June 23rd is International Women in Engineering Day. Celebrated around the world and recognized by UNESCO, it is a day to honor the women of engineering making strides in this field.
To celebrate the achievements of women in engineering, we asked Natalie Stepchinsky, P.E. - Lead Engineer CTH - Mechanical Engineering at Baker Hughes Flexible Pipe Systems Onshore for her thoughts.
Q: What inspired you to go into Engineering?
A: I knew I wanted to go into engineering because of the problem solving and I enjoy learning how the world works. I started with GE Oil & Gas in 2013 after graduating from Texas A&M University with a BS in Mechanical Engineering.
Q: What is a surprising fact about engineering that you think most people wouldn't know?
A: We don’t always know the answer off the bat! There are times when we have to go back and do some research and consult with our peers to make sure we give you the best solutions.
Q: What excites you most about your role and its future?
A: My role within FPS Onshore is all about bringing energy solutions to our customers. We are focused on ways to help reduce customer costs, carbon footprints, and continually looking at ways to expand our offering. There is a lot of potential for growth and new product development, which is exciting as an engineer because I get to be involved in developing new technologies.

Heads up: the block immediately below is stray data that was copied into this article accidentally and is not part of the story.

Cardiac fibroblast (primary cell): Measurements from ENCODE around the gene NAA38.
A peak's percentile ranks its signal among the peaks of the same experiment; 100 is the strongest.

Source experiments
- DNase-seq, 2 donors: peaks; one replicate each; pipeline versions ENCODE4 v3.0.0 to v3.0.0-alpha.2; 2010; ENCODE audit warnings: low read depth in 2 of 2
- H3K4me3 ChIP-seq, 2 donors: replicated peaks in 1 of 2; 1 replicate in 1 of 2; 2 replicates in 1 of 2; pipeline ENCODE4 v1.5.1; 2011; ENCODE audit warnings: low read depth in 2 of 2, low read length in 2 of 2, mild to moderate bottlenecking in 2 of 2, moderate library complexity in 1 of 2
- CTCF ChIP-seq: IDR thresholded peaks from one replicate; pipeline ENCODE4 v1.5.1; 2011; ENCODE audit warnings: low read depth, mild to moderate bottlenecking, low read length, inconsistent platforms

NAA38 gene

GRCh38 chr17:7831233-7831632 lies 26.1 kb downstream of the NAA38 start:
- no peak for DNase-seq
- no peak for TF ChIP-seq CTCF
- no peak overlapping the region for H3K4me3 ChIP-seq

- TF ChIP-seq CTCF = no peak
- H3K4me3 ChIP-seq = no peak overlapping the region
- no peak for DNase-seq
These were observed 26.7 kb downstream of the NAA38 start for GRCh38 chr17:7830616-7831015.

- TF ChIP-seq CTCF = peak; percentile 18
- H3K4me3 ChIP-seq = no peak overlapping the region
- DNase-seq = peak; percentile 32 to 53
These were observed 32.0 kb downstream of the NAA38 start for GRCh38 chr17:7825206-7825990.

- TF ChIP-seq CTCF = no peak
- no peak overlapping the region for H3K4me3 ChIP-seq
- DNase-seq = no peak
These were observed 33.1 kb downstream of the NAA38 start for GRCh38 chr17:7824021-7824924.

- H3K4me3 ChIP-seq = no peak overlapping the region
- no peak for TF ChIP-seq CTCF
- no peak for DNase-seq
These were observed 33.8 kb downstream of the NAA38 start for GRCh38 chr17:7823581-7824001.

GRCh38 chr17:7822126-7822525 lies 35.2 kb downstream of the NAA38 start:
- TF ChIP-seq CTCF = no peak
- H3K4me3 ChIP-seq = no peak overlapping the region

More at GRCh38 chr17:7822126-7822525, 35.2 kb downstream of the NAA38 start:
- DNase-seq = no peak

Q: What advice to you have for any woman looking to go into engineering?
A: My advice would be to keep at it. The world is changing and I have found my peers, both in my career and in university, to be very supportive. Seek out people to be part of your network to coach you and help you grow as an engineer and continually look for ways to learn. There is so much knowledge to be gained and definitely people who have had similar experiences who can guide you on your journey.
Q: In 2016 you won the Women & Technology Award - Product Innovation and Outstanding Technical Achievement. Can you tell us a little about that experience?
Earning the Women & Technology Award was a very inspiring and humbling experience. I felt I was just doing my job to better a product and improve the experience for both our customers and our manufacturing team and the change was such a small change on a very tiny component. Although, it did promise to have some big effects on reducing downtime and making assembly of the valve easier.
My manager at the time informed me he was going to nominate me for the award – he was always very supportive of me as an engineer and always tried to find ways to help me better myself and gain new experiences. My engineering director at the time was also very supportive and offered her time to help me rehearse my presentation and prepare for the event.
Each nominee had a 2-minute presentation in front of women leaders in the organization. It was inspiring to hear about all the women engineers doing big things within the business and how much support each of us had from our colleagues.
I learned that even the smallest changes can make a big difference and that I had a lot more support to develop as an engineer than I ever dreamed.
Help Build towards a brighter future, explore a career in engineering at Baker Hughes.